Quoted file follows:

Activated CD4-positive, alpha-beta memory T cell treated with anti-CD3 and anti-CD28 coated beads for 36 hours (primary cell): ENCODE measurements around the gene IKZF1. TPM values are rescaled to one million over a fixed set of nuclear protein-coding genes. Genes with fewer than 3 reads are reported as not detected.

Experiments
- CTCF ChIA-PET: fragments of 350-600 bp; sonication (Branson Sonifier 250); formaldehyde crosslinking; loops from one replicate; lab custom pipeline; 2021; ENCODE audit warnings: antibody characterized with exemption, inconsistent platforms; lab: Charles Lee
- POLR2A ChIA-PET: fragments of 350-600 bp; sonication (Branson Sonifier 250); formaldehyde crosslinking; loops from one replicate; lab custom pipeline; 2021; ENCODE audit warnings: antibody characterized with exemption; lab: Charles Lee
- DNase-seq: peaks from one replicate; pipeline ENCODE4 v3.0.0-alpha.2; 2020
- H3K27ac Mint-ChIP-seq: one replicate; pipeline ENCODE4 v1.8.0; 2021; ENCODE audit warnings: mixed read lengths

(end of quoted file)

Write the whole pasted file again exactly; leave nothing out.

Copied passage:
Activated CD4-positive, alpha-beta memory T cell treated with anti-CD3 and anti-CD28 coated beads for 36 hours (primary cell): ENCODE measurements around the gene IKZF1. TPM values are rescaled to one million over a fixed set of nuclear protein-coding genes. Genes with fewer than 3 reads are reported as not detected.

Experiments
- CTCF ChIA-PET: fragments of 350-600 bp; sonication (Branson Sonifier 250); formaldehyde crosslinking; loops from one replicate; lab custom pipeline; 2021; ENCODE audit warnings: antibody characterized with exemption, inconsistent platforms; lab: Charles Lee
- POLR2A ChIA-PET: fragments of 350-600 bp; sonication (Branson Sonifier 250); formaldehyde crosslinking; loops from one replicate; lab custom pipeline; 2021; ENCODE audit warnings: antibody characterized with exemption; lab: Charles Lee
- DNase-seq: peaks from one replicate; pipeline ENCODE4 v3.0.0-alpha.2; 2020
- H3K27ac Mint-ChIP-seq: one replicate; pipeline ENCODE4 v1.8.0; 2021; ENCODE audit warnings: mixed read lengths